Exploring the genetic architecture of complex diseases for application in personalised medicine
Approved Research ID: 74437
Approval date: November 30th 2021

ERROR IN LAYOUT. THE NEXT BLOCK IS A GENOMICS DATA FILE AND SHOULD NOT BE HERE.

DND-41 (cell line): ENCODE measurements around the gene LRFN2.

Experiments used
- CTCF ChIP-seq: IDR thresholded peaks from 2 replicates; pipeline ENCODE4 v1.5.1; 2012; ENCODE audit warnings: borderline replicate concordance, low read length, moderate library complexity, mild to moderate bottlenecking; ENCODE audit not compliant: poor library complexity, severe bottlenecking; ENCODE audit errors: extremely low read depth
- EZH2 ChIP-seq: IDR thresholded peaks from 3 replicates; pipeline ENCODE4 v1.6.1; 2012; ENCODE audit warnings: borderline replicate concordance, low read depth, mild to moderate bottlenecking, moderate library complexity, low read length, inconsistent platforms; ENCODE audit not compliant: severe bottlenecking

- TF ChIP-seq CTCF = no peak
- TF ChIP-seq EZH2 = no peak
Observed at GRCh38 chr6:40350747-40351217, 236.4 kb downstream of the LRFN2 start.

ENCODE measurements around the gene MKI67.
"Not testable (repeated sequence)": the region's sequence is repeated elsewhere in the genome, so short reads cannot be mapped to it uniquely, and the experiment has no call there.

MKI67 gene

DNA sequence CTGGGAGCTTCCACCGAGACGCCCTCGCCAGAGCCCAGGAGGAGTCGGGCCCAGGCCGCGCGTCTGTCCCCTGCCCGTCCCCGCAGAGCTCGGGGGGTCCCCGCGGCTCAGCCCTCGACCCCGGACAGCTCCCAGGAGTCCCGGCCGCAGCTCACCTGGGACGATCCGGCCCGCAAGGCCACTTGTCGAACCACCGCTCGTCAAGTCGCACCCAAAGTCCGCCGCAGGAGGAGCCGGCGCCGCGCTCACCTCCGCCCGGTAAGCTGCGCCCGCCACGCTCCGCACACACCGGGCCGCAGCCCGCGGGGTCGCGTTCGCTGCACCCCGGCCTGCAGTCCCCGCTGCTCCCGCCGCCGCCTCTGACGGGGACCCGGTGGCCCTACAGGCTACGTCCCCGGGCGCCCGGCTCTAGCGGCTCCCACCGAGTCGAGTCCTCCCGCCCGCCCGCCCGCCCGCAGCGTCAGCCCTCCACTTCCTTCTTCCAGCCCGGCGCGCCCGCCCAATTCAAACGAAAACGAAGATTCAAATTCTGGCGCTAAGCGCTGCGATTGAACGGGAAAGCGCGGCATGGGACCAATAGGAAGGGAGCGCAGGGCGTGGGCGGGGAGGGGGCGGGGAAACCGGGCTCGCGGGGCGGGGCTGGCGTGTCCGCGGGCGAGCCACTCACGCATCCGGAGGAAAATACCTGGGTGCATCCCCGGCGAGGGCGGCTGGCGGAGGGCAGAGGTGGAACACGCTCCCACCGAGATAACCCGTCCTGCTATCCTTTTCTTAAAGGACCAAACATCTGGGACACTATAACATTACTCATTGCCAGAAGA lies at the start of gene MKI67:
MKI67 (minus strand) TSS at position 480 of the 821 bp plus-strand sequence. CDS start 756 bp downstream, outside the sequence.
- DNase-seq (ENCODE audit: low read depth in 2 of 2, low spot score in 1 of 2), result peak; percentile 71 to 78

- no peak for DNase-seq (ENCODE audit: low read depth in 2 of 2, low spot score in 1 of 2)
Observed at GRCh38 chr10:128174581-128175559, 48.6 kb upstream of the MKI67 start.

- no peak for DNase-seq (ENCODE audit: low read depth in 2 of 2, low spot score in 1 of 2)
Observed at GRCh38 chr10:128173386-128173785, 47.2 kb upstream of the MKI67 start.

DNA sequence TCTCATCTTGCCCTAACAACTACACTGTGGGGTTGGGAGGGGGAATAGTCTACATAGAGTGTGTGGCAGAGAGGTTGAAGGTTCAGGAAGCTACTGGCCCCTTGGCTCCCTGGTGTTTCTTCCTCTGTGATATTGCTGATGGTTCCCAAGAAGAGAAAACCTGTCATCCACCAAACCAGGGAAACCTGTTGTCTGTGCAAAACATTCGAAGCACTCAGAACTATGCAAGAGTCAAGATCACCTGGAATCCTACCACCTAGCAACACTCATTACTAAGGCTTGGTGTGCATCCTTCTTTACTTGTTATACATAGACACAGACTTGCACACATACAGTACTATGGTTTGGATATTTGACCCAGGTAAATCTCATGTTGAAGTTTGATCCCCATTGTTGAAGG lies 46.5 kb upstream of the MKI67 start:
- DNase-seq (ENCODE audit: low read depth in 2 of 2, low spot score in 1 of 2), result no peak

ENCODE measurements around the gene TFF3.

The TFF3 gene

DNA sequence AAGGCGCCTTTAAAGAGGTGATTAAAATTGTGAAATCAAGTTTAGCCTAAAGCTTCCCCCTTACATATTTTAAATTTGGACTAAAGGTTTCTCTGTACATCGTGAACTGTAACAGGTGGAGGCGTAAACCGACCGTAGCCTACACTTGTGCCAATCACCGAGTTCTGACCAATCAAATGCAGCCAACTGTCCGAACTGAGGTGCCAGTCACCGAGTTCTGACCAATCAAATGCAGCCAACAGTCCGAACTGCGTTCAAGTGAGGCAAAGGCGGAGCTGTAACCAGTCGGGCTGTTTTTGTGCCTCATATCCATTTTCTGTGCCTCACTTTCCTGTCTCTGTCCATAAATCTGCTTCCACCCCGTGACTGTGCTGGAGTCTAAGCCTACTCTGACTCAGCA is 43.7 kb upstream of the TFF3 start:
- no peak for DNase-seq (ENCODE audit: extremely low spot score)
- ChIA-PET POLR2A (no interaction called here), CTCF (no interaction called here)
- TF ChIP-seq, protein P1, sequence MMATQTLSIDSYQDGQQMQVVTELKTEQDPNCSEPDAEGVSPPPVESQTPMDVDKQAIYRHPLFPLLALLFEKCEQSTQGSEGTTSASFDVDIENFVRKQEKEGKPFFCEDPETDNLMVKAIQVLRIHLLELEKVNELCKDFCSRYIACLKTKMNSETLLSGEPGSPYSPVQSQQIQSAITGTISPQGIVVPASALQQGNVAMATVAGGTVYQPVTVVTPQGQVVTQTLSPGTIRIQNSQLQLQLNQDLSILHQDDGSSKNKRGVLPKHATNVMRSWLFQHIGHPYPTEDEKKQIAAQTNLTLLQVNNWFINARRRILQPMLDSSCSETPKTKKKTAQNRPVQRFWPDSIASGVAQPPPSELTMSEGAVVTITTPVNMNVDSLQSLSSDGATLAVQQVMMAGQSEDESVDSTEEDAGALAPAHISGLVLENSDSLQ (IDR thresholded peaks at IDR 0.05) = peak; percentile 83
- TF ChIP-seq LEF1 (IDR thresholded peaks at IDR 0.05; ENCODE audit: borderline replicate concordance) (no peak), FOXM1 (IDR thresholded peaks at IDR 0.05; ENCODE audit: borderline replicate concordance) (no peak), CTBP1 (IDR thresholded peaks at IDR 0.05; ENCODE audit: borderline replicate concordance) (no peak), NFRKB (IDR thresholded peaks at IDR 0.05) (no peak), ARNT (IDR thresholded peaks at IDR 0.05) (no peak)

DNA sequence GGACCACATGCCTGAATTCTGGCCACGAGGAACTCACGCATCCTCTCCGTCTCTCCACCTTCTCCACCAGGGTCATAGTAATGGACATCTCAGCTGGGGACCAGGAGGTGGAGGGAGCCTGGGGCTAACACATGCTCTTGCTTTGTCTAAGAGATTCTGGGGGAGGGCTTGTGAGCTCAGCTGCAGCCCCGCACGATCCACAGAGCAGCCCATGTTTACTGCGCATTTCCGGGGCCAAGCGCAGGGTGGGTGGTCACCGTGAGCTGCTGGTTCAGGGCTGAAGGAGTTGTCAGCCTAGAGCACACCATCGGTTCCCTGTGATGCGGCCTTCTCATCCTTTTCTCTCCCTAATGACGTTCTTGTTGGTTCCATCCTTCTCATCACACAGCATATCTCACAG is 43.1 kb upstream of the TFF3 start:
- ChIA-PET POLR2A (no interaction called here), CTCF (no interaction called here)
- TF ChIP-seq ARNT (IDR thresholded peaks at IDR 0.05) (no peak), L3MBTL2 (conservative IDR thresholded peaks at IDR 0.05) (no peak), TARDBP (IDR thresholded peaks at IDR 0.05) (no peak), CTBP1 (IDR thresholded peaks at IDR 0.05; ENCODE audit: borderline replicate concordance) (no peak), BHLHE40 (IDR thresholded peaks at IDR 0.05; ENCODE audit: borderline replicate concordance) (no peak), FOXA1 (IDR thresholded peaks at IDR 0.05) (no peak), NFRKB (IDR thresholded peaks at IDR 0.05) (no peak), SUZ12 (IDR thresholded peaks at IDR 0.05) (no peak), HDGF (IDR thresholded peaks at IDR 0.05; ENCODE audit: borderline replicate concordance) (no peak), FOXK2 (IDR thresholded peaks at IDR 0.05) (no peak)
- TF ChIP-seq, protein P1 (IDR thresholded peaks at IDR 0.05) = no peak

Genetic variation amongst the 3 billion nucleotide bases of the human genome are commonplace and give rise to many different features seen in humans such as differences in height or eye colour. Additionally, many genetic variants have also been associated with occurrence of common diseases found in the population. Whilst it is clear that genetic variants can contribute to disease, it is unclear how they do this at the present time. Current analysis tools exploring the human genome have focused on analysing these genetic variants one at a time rather than a specific combination of variants an individual may carry. Thus this provides only a limited view of how these variants may influence disease. We have developed a computer program that allows us to identify combinations (signatures) of these genetic variants that provides another way of looking at how genetic variants are associated with either increased or decreased risk of disease. We wish to explore how common these signatures are in disease and how other risk factors such as the environment, age or sex influence these genetic signatures and modify disease. This information will help identify people most likely or least likely to develop a particular disease. We will firstly undertake this analysis in the common eye disease of Age related macular degeneration (AMD) and the immune related Coeliac disease . Other common eye diseases including glaucoma and diabetic retinopathy as well as neurodegenerative (Alzheimer's) and immune related diseases (Chronic fatigue syndrome) will then be investigated. We anticipate that findings will be made for AMD and Coeliac disease within a year whereas the other diseases will be made within 3 years.